Last night, we tried out a "floating" Italian restaurant [Debbie informed me that it wasn't an Italian restaurant even though I had pasta]. It was floating in the sense that you had to walk a gangplank over water to get to it and its general shape hinted that the structure was free-floating at some stage in its life. But it didn't move as it was firmly anchored on pilings running down to the bottom of the harbor. The food was good and we ate way too much, of course. The best part was that our server's name was Luigi. Yep. Perfect. We spent the rest of the evening laying in front of the TV in our room suffering the sweet agony of over-full bellies and fell asleep around 9pm. Life is so hard....

Couple more follow-up's on the whole climate thing. First an article that touches on something I mentioned in my climate rant from a few days ago. I said in reference to the state of the raw data that science isn't an exact science. This article does a great job of showing just what someone is up against when dealing with weather data from a surface station. He also shows how that difficulty has been used as a smoke screen to lie about the climate record. It's long, and gets technical in parts, but worth the trouble if you care.

And a bit of humor:

No comment. None. Nada. Moving right along....

Branson and Rutan are making news again with a commercial space liner. It's "only" $200K per seat, but don't break your arm reaching for that wallet just yet. It only carries six passengers and there are already something like 300 tickets bought and paid for. This vehicle won't dock with the space station or go to the moon, but it's another step towards commercial access to space. NASA seems to be waking up to the fact, if a bit late, that after next year, American cannot send humans into space for the first time since the Mercury missions, and are actually getting their fat ass out of the way.

Something that will come as a surprise to no one:
The Obama Administration is touting that their stimulus program has saved or created 640,329 jobs since it was enacted back in February through the end of October. This number is updated and posted on the Administration’s web site. That amounts to $246,436 per job based on the $157.8bn that has been awarded so far! Total compensation earned by the average payroll employee during October, on an annualized basis, was $59,867. If the government had simply used the funds awarded so far to pay for a year’s worth of labor, that would have paid for 2.6mn jobs!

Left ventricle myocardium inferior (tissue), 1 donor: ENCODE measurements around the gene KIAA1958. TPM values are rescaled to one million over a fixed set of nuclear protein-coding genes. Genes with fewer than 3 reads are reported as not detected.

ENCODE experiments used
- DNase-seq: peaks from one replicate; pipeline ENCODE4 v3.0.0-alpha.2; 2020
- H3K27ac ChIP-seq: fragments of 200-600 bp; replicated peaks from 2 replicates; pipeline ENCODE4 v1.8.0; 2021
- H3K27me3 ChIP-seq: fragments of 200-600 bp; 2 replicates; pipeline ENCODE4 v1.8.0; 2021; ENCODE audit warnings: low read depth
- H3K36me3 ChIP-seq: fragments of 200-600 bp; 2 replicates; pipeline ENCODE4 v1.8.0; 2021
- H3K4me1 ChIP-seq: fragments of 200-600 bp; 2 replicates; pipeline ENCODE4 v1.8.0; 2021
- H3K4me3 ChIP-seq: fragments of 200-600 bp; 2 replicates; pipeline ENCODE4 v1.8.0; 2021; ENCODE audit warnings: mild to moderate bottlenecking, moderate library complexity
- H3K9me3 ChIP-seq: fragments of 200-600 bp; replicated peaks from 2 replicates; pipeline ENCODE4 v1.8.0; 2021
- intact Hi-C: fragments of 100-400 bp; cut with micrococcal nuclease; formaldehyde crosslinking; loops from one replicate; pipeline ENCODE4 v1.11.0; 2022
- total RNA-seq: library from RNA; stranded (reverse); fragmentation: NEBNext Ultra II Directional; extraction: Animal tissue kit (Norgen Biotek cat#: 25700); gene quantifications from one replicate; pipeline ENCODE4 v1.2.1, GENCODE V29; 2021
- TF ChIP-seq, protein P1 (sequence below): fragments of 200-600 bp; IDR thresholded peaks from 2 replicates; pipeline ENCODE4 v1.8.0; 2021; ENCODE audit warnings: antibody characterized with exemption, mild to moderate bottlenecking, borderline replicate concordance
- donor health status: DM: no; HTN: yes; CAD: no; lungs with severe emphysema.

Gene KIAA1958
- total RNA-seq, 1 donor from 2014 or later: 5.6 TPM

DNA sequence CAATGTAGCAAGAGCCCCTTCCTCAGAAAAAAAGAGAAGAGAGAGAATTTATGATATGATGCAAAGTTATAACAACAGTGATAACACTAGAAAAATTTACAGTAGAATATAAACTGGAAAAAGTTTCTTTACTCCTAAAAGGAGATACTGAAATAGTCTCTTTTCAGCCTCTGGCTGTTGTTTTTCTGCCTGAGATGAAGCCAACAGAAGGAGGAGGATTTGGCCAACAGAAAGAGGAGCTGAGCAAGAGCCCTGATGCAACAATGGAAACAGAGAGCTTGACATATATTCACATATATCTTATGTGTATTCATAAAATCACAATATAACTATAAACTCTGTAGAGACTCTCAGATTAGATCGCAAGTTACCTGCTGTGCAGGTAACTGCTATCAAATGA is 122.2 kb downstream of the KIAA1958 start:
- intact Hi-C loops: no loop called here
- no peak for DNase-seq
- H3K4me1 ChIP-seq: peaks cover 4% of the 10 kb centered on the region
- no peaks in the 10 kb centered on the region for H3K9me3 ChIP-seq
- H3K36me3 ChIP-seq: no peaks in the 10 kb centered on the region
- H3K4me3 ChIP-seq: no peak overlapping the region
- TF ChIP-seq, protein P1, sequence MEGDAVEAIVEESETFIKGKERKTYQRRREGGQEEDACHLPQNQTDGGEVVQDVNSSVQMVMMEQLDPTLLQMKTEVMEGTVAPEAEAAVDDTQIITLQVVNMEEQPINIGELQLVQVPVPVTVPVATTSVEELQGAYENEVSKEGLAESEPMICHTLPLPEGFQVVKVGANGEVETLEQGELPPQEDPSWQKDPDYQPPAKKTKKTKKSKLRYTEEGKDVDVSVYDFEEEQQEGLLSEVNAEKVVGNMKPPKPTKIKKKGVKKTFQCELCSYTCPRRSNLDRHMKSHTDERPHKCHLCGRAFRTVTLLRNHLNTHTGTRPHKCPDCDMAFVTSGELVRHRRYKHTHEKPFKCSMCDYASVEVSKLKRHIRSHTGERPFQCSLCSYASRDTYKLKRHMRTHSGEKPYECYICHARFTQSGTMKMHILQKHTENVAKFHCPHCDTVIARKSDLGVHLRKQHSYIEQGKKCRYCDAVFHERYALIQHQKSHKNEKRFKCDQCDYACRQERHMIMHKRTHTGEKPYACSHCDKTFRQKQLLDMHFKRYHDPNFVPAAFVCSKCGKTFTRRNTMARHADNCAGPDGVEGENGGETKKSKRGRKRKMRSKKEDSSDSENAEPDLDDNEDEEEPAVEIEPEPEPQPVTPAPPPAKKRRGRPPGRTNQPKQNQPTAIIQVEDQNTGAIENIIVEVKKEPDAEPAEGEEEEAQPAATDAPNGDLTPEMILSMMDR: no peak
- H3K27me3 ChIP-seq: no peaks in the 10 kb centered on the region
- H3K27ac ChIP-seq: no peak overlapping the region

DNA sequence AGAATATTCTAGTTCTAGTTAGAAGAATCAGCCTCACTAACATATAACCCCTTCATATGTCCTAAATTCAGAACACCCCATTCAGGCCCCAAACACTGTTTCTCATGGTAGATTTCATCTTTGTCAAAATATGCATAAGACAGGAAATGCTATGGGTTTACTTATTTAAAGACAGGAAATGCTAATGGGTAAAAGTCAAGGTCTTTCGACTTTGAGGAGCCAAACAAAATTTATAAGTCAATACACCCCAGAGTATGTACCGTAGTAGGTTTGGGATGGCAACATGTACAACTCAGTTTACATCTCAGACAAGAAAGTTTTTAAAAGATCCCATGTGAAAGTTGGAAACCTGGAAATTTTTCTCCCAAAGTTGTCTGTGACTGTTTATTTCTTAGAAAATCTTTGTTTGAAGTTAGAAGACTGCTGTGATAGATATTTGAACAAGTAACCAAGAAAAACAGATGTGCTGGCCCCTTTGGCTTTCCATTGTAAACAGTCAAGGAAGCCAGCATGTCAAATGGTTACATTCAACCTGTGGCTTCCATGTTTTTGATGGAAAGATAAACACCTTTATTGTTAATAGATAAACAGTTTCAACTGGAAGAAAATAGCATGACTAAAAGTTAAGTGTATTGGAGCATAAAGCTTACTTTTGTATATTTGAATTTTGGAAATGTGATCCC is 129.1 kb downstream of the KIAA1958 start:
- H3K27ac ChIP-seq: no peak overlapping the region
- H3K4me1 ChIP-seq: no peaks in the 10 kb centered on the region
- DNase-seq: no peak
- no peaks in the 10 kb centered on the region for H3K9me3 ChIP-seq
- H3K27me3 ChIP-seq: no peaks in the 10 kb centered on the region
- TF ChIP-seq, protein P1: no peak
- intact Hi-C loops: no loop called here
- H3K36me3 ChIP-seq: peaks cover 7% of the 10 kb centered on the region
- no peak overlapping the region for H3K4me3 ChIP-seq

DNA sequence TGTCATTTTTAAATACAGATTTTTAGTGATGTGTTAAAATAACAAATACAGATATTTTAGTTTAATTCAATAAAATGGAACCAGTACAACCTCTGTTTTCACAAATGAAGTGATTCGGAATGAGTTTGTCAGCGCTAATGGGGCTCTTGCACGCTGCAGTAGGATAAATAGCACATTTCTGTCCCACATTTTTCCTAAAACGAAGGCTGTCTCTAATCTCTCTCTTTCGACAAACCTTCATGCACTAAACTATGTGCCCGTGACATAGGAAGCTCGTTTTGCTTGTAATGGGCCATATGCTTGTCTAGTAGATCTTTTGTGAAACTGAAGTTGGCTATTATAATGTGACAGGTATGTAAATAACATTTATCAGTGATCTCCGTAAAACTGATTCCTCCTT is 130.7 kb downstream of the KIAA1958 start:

And if the government just mailed out $50K checks to every household in America, it would cost about 10% what we currently spend at the local, state and federal levels on various welfare scams. (shrug) Business as usual in Foggy Bottom. Moving right along.

Anywhere outside of North America, diesel engines rule. The reason is simple. For any size of engine from lawn mowers to trains, a diesel will only use 60% of the fuel that a comparable gasoline engine will use. If anyone really cared about how much gasoline we use (as opposed to just whining endlessly while continuing to do the same thing) nearly everything would have a diesel engine in it. VW to its credit, keeps pushing diesel solutions. The latest gets 70mpg. In a real car that real-sized people can get into that has real cargo space and can be manufactured and sold and driven today. Hello, US car companies? Where are you?

I'm not going to get in-depth on this story if for no other reason that it would likely cost me my last two readers. But maybe someone can explain to me how suing everyone in sight is supposed to make you feel better about your parenting fail that lead to your 18-year-old killing herself? Moving on.

Batteries printed on copy paper. Sweet. Batteries are the weak spot in so many applications. We really need a huge leap forward in this area. A technology that uses a light-weight material like paper would be huge.

And I'm off to scare up some food for myself and get out of housekeeping's way while they clean our room.

Monday, December 07, 2009

Random Thoughts from Portland

I spent most of today trying to get on-line access to numerous bank accounts, our cell phones, etc. while attempting to update our address. I know we had already gone through this with some of these, and in one case, the only way to even open an account is online, yet they insisted that we we not set up for online access. Yea, like, whatever.